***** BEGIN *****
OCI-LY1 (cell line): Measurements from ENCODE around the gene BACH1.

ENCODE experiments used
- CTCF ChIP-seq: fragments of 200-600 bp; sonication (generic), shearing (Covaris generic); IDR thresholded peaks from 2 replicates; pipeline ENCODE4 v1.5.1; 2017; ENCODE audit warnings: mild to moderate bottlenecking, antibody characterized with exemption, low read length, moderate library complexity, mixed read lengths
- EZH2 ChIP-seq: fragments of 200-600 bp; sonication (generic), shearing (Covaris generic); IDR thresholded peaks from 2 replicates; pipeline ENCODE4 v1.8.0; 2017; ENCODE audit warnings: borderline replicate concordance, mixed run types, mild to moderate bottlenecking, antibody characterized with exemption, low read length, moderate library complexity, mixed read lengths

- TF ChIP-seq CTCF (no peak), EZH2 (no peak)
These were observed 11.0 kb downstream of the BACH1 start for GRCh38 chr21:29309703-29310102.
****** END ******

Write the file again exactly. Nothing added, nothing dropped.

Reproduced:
OCI-LY1 (cell line): Measurements from ENCODE around the gene BACH1.

ENCODE experiments used
- CTCF ChIP-seq: fragments of 200-600 bp; sonication (generic), shearing (Covaris generic); IDR thresholded peaks from 2 replicates; pipeline ENCODE4 v1.5.1; 2017; ENCODE audit warnings: mild to moderate bottlenecking, antibody characterized with exemption, low read length, moderate library complexity, mixed read lengths
- EZH2 ChIP-seq: fragments of 200-600 bp; sonication (generic), shearing (Covaris generic); IDR thresholded peaks from 2 replicates; pipeline ENCODE4 v1.8.0; 2017; ENCODE audit warnings: borderline replicate concordance, mixed run types, mild to moderate bottlenecking, antibody characterized with exemption, low read length, moderate library complexity, mixed read lengths

- TF ChIP-seq CTCF (no peak), EZH2 (no peak)
These were observed 11.0 kb downstream of the BACH1 start for GRCh38 chr21:29309703-29310102.